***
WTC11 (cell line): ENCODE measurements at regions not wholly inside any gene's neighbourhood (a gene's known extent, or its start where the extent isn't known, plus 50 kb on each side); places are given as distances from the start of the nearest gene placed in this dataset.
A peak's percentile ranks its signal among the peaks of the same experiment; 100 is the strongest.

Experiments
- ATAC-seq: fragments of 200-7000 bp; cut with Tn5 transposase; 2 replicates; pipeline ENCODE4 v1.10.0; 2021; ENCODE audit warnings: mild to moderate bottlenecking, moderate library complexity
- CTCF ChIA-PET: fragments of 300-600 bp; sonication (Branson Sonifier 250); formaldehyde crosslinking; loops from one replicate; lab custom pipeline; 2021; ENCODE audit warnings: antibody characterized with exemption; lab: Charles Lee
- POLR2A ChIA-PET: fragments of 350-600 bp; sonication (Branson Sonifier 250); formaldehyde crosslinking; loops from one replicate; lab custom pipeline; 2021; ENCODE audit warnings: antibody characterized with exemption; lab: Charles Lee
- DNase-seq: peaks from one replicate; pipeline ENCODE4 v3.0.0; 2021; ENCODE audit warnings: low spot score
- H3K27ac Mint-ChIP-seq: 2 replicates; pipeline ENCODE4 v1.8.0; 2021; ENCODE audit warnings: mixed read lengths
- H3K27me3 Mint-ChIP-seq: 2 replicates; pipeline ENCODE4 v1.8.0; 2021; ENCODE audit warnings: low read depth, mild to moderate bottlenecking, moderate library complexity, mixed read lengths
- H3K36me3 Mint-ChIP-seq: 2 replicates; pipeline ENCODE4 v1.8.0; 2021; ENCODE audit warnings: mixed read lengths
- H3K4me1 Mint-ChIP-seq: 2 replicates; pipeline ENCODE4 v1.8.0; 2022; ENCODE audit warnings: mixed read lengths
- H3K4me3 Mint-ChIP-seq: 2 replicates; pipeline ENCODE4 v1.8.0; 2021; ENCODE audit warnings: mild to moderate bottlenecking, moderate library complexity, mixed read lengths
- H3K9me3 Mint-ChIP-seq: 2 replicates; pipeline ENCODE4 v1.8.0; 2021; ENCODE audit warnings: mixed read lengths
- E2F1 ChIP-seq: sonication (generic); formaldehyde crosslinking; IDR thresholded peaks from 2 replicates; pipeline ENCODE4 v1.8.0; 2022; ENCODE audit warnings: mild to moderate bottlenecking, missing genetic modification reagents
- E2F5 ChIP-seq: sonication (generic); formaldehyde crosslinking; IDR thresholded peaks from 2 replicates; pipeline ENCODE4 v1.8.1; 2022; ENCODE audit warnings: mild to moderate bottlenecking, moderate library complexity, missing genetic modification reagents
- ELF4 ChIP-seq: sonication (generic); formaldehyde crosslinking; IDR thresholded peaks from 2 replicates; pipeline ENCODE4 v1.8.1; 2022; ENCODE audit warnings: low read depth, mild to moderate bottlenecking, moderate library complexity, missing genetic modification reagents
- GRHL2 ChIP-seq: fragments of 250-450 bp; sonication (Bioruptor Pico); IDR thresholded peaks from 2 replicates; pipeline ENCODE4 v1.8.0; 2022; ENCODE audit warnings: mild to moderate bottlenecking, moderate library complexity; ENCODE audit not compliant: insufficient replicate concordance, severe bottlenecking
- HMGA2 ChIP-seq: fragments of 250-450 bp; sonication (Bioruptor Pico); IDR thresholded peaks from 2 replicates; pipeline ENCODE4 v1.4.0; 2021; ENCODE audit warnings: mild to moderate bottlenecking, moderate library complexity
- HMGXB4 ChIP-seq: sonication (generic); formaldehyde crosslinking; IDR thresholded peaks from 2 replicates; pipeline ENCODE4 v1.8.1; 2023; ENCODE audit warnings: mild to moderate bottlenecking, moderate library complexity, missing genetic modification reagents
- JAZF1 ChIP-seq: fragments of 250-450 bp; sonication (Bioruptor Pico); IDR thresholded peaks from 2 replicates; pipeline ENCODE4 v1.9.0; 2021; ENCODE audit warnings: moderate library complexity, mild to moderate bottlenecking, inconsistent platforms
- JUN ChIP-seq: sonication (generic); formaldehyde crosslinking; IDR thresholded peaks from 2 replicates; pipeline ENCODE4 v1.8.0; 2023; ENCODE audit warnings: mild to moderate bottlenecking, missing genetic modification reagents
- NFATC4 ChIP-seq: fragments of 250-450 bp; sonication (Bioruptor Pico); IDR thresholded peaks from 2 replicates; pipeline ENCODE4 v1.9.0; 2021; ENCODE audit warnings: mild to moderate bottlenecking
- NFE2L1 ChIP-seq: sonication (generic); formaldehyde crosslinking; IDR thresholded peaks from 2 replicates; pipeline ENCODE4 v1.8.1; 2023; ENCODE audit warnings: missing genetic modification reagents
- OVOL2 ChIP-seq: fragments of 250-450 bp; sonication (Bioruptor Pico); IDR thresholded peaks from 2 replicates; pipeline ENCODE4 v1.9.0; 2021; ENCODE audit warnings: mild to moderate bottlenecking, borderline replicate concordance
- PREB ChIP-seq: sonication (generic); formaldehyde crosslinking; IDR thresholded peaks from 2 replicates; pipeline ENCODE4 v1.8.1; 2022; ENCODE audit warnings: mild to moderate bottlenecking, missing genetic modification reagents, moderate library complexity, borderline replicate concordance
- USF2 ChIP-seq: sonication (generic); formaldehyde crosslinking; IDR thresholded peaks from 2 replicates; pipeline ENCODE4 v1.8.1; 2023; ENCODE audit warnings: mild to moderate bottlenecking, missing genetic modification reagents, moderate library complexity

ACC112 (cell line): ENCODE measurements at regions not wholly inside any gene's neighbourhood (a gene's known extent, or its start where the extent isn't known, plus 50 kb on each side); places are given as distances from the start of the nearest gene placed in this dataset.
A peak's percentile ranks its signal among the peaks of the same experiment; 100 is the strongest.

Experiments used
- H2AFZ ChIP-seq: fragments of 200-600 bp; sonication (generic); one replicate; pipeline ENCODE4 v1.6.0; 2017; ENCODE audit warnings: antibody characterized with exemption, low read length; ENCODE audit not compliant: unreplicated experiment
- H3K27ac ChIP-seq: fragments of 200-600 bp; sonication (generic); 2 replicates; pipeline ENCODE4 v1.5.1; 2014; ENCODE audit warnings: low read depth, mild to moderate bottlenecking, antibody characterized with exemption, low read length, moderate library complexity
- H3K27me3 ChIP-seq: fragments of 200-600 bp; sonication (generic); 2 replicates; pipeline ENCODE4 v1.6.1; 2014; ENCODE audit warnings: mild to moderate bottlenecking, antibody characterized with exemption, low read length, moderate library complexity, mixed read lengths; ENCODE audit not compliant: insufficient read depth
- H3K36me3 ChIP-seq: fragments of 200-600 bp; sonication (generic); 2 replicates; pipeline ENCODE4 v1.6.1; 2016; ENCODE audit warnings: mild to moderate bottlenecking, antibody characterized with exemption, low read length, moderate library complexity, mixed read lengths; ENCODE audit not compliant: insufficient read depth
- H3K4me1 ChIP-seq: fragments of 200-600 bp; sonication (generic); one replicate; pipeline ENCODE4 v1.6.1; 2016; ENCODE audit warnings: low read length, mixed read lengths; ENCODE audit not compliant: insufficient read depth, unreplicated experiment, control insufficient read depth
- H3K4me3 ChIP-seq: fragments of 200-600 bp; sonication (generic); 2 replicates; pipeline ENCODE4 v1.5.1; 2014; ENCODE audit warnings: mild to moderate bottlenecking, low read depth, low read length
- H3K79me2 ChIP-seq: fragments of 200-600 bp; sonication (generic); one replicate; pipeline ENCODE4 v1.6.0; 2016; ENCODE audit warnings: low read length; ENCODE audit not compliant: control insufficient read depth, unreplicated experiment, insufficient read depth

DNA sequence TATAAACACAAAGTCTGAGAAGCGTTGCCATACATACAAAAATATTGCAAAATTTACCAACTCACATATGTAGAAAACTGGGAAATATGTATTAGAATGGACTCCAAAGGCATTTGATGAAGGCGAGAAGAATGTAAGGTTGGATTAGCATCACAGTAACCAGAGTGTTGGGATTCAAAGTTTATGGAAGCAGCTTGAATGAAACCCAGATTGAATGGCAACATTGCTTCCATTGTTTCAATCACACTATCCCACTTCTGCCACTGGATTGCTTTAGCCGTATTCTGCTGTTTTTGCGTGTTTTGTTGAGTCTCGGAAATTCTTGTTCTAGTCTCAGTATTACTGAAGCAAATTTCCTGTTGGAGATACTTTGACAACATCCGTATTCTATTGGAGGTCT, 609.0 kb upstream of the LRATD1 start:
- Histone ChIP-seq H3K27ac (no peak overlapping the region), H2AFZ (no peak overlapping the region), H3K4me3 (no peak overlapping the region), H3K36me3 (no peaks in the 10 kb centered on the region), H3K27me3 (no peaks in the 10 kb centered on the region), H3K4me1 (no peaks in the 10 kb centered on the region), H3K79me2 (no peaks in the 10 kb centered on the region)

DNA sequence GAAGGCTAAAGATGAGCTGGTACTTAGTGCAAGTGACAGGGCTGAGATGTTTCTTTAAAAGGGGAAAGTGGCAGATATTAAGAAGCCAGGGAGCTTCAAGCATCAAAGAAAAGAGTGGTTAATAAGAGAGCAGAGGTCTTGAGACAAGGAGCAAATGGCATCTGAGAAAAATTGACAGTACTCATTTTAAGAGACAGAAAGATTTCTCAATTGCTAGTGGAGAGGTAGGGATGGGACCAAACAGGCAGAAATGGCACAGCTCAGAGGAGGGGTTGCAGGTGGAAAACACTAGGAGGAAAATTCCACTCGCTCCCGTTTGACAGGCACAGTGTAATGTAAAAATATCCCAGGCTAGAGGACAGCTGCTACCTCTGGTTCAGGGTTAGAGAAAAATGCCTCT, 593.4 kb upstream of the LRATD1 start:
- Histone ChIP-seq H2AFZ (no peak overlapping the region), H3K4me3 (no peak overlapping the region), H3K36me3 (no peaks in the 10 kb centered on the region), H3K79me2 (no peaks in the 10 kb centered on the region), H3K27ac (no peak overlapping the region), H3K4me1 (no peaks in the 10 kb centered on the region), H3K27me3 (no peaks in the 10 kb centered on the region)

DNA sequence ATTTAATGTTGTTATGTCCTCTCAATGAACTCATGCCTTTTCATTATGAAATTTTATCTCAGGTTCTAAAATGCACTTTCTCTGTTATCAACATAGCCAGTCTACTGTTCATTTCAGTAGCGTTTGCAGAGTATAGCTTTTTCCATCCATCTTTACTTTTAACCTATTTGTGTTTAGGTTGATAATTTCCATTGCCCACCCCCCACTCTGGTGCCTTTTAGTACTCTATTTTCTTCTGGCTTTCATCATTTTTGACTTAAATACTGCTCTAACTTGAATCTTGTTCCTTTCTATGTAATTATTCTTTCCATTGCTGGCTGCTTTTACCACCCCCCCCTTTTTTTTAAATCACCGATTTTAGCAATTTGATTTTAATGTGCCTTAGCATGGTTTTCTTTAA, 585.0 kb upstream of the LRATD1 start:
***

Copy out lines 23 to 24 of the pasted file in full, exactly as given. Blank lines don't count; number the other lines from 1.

- NFE2L1 ChIP-seq: sonication (generic); formaldehyde crosslinking; IDR thresholded peaks from 2 replicates; pipeline ENCODE4 v1.8.1; 2023; ENCODE audit warnings: missing genetic modification reagents
- OVOL2 ChIP-seq: fragments of 250-450 bp; sonication (Bioruptor Pico); IDR thresholded peaks from 2 replicates; pipeline ENCODE4 v1.9.0; 2021; ENCODE audit warnings: mild to moderate bottlenecking, borderline replicate concordance